Upon assuming the royal prerogative the King shall be sworn in and inaugurated as soon as possible in the capital city, Amsterdam, at a public and joint session of the two Chambers of the Parliament.  The King shall swear or promise allegiance to the Constitution and that he will faithfully discharge his duties.  Specific rules shall be laid down by Act of Parliament.
 
Article 33
The King shall not exercise the royal prerogative before attaining the age of eighteen.
 
Article 34
The guardianship of a King who is a minor shall be regulated by Act of Parliament.  The two Chambers of the Parliament shall meet in joint session to consider and decide upon the matter.
 
Article 35
(1) If the Council of Ministers is of the opinion that the King is unable to exercise the royal prerogative it shall inform the two Chambers of the Parliament accordingly and shall also present to them the recommendation it has requested from the Council of State.  The two Chambers of the Parliament shall then meet in joint session.
(2) If the two Chambers of the Parliament share this opinion, they shall then resolve that the King is unable to exercise the royal prerogative.  This resolution shall be made public on the instructions of the President of the joint session and shall enter into force immediately.
(3) As soon as the King regains the ability to exercise the royal prerogative, notice of the fact shall be given in an Act of Parliament.  The two Chambers of the Parliament shall consider and decide upon the matter in joint session.  The King shall resume the exercise of the royal prerogative as soon as the Act has been made public.
(4) If it has been resolved that the King is unable to exercise the royal prerogative, guardianship over his person shall, if necessary, be regulated by Act of Parliament.  The two Chambers of the Parliament shall consider and decide upon the matter in joint session.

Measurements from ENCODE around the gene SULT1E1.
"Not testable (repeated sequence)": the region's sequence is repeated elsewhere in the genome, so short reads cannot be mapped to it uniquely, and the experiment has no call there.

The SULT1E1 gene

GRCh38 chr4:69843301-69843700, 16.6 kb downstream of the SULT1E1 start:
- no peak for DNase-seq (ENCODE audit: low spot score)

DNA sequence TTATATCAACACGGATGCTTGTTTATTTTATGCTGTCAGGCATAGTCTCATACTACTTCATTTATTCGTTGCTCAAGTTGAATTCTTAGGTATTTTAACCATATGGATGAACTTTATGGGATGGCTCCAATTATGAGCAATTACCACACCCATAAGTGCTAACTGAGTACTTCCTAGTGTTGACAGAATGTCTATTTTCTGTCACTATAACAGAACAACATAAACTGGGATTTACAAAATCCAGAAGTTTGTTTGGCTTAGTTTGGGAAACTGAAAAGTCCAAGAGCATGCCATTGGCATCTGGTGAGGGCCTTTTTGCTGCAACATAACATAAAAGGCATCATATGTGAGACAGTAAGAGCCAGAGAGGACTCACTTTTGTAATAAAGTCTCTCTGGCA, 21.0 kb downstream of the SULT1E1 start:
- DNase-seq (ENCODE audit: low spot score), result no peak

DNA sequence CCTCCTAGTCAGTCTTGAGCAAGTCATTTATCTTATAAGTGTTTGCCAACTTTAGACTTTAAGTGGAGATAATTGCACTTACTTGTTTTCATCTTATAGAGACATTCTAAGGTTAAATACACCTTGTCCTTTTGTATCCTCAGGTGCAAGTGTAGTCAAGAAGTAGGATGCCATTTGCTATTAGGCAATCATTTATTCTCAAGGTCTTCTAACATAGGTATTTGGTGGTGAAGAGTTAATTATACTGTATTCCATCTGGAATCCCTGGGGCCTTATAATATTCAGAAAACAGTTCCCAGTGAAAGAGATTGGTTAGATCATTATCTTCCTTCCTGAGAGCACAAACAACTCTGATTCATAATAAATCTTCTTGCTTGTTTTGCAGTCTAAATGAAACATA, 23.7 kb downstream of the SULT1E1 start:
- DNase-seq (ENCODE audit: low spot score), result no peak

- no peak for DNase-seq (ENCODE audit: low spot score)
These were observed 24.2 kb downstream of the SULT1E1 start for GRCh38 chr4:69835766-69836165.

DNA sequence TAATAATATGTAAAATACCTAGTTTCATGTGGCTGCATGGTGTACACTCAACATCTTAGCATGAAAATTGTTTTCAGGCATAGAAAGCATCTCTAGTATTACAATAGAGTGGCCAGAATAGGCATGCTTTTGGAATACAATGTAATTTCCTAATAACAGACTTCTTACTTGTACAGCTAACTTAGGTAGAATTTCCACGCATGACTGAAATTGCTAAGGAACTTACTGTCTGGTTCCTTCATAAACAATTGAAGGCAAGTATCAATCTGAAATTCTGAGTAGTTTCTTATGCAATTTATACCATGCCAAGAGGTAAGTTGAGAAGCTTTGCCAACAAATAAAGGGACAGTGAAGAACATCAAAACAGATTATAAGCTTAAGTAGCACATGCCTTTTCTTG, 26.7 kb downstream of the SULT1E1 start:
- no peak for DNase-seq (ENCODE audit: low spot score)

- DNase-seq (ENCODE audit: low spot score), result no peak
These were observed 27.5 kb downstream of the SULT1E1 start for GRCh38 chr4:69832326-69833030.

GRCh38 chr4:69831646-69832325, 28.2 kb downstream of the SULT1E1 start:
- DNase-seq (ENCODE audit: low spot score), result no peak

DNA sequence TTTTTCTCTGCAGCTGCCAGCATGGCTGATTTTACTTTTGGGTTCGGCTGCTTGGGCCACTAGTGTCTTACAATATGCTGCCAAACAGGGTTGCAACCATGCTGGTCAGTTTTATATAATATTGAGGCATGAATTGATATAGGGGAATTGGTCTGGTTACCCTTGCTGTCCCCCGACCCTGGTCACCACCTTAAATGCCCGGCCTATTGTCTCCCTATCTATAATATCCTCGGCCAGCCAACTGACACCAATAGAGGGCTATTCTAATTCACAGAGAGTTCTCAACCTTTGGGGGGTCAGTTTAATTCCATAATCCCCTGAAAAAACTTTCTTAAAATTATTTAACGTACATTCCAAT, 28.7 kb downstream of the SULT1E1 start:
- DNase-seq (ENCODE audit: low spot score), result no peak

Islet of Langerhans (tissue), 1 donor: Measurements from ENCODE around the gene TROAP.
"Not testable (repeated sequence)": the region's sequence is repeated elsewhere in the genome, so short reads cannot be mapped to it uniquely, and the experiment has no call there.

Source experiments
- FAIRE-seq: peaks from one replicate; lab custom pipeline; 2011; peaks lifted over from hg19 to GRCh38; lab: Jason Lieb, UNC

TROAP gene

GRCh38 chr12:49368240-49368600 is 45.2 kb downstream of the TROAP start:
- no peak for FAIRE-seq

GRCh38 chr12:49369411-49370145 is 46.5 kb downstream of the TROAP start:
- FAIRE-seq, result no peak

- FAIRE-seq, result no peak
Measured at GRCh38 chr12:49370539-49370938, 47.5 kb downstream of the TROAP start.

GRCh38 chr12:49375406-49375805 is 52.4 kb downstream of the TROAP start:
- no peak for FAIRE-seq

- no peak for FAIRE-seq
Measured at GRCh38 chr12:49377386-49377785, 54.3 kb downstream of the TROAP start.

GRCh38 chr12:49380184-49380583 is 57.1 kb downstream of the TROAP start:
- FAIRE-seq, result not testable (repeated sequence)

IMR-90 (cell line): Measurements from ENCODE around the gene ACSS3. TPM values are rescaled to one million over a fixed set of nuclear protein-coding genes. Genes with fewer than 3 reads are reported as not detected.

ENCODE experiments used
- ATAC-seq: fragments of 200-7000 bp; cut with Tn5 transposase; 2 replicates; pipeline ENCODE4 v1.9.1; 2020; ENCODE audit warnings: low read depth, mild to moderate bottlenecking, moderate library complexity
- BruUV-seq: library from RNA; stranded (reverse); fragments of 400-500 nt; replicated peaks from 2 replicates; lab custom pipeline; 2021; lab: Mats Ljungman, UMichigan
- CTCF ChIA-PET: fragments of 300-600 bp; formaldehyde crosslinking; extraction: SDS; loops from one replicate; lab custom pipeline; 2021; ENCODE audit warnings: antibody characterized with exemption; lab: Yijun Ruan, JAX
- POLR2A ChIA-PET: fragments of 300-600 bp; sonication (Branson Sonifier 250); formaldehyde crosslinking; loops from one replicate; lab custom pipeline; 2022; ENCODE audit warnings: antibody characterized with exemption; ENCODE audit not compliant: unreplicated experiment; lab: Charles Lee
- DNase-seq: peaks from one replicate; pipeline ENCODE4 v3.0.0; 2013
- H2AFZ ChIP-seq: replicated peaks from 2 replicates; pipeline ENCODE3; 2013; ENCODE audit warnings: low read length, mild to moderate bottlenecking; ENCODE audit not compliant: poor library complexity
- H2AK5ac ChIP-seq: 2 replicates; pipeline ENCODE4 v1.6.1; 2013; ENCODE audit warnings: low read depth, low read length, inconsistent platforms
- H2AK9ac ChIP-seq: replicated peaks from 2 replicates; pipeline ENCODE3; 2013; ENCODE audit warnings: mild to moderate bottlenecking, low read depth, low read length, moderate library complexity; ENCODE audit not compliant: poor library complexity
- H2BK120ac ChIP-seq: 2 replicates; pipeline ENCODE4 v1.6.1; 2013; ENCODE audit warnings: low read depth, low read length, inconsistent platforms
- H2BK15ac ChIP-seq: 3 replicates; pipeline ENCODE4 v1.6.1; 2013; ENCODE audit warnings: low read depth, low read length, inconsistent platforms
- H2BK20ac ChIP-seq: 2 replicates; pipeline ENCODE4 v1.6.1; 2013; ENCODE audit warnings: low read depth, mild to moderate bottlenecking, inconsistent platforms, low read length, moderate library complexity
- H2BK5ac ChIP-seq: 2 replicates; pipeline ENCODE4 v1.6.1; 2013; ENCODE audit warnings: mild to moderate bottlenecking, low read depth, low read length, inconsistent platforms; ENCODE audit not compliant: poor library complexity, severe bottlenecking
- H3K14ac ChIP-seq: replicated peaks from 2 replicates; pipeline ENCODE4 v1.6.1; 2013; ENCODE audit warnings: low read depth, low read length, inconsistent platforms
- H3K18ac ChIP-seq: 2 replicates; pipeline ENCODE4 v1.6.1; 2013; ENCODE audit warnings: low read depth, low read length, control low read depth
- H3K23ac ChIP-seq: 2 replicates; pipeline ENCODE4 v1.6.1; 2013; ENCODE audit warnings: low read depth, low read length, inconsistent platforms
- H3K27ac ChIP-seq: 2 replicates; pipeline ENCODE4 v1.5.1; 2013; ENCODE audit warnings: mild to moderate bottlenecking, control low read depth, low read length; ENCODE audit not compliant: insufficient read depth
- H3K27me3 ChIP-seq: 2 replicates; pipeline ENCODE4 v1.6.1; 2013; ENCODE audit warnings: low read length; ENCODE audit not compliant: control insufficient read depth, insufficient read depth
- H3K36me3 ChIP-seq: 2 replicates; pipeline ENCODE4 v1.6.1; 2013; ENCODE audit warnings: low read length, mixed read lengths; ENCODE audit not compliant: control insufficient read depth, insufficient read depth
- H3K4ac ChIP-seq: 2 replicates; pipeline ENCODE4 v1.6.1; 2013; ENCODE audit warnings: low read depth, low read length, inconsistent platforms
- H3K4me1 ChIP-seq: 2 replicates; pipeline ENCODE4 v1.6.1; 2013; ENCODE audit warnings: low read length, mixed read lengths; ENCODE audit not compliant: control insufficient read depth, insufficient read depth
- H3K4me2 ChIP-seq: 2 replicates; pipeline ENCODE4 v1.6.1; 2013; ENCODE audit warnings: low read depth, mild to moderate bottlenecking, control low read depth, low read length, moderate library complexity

Article 36
The King may temporarily relinquish the exercise of the royal prerogative and resume the exercise thereof pursuant to Act of Parliament.  The relevant Bill shall be presented by or on behalf of the King.  The two Chambers of the Parliament shall consider and decide upon the matter in joint session.
 
Article 37
(1) The royal prerogative shall be exercised by a Regent:
  1. until the King has attained the age of eighteen;
  2. if the title to the Throne may vest in an unborn child;
  3. if it has been resolved that the King is unable to exercise the royal prerogative;
  4. if the King has temporarily relinquished the exercise of the royal prerogative;
  5. in the absence of a successor following the death or abdication of the King.
(2) The Regent shall be appointed by Act of Parliament.  The two Chambers of the Parliament shall consider and decide upon the matter in joint session.
(3) In the cases specified in Paragraph (1)(c) and (d) above, the descendant of the King who is the heir presumptive shall become Regent by right if he has attained the age of eighteen.
(4) The Regent shall swear or promise allegiance to the Constitution and that he will faithfully discharge his duties before the two Chambers of Parliament meeting in joint session.  Rules regarding the office of Regent shall be made by Act of Parliament, which may contain provisions for succession and replacement.  The two Chambers of the Parliament shall consider and decide upon the matter in joint session.